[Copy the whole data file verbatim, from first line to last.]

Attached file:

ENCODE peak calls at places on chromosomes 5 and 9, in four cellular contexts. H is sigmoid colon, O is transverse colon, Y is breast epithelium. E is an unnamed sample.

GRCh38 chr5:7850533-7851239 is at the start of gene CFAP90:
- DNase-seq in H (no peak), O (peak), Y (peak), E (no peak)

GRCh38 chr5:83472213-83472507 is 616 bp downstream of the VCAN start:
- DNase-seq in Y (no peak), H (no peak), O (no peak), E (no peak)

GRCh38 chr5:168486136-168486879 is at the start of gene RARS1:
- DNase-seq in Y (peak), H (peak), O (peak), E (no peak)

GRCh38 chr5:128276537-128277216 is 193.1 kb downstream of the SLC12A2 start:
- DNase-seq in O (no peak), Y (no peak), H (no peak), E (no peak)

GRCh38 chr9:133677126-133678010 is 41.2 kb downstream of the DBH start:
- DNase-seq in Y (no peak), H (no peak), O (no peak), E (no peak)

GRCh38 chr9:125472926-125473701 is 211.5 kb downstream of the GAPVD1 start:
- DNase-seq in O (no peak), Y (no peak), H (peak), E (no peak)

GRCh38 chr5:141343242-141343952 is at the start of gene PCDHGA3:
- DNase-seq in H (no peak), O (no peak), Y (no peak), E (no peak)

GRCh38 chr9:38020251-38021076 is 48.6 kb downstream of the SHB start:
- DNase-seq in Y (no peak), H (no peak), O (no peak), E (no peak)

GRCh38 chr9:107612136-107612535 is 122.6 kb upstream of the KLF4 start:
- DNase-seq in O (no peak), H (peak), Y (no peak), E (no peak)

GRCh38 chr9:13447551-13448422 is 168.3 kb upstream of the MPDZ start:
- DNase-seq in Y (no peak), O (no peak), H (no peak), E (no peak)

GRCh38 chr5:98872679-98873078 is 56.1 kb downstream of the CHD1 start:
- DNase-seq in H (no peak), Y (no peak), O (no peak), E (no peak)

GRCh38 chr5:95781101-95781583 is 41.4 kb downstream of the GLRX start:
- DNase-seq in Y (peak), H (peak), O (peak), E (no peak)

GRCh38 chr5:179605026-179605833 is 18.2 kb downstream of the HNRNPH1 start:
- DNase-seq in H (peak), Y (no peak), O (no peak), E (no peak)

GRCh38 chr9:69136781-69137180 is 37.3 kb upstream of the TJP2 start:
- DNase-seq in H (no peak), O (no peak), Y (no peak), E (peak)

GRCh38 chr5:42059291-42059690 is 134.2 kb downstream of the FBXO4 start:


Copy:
ENCODE peak calls at places on chromosomes 5 and 9, in four cellular contexts. H is sigmoid colon, O is transverse colon, Y is breast epithelium. E is an unnamed sample.

GRCh38 chr5:7850533-7851239 is at the start of gene CFAP90:
- DNase-seq in H (no peak), O (peak), Y (peak), E (no peak)

GRCh38 chr5:83472213-83472507 is 616 bp downstream of the VCAN start:
- DNase-seq in Y (no peak), H (no peak), O (no peak), E (no peak)

GRCh38 chr5:168486136-168486879 is at the start of gene RARS1:
- DNase-seq in Y (peak), H (peak), O (peak), E (no peak)

GRCh38 chr5:128276537-128277216 is 193.1 kb downstream of the SLC12A2 start:
- DNase-seq in O (no peak), Y (no peak), H (no peak), E (no peak)

GRCh38 chr9:133677126-133678010 is 41.2 kb downstream of the DBH start:
- DNase-seq in Y (no peak), H (no peak), O (no peak), E (no peak)

GRCh38 chr9:125472926-125473701 is 211.5 kb downstream of the GAPVD1 start:
- DNase-seq in O (no peak), Y (no peak), H (peak), E (no peak)

GRCh38 chr5:141343242-141343952 is at the start of gene PCDHGA3:
- DNase-seq in H (no peak), O (no peak), Y (no peak), E (no peak)

GRCh38 chr9:38020251-38021076 is 48.6 kb downstream of the SHB start:
- DNase-seq in Y (no peak), H (no peak), O (no peak), E (no peak)

GRCh38 chr9:107612136-107612535 is 122.6 kb upstream of the KLF4 start:
- DNase-seq in O (no peak), H (peak), Y (no peak), E (no peak)

GRCh38 chr9:13447551-13448422 is 168.3 kb upstream of the MPDZ start:
- DNase-seq in Y (no peak), O (no peak), H (no peak), E (no peak)

GRCh38 chr5:98872679-98873078 is 56.1 kb downstream of the CHD1 start:
- DNase-seq in H (no peak), Y (no peak), O (no peak), E (no peak)

GRCh38 chr5:95781101-95781583 is 41.4 kb downstream of the GLRX start:
- DNase-seq in Y (peak), H (peak), O (peak), E (no peak)

GRCh38 chr5:179605026-179605833 is 18.2 kb downstream of the HNRNPH1 start:
- DNase-seq in H (peak), Y (no peak), O (no peak), E (no peak)

GRCh38 chr9:69136781-69137180 is 37.3 kb upstream of the TJP2 start:
- DNase-seq in H (no peak), O (no peak), Y (no peak), E (peak)

GRCh38 chr5:42059291-42059690 is 134.2 kb downstream of the FBXO4 start: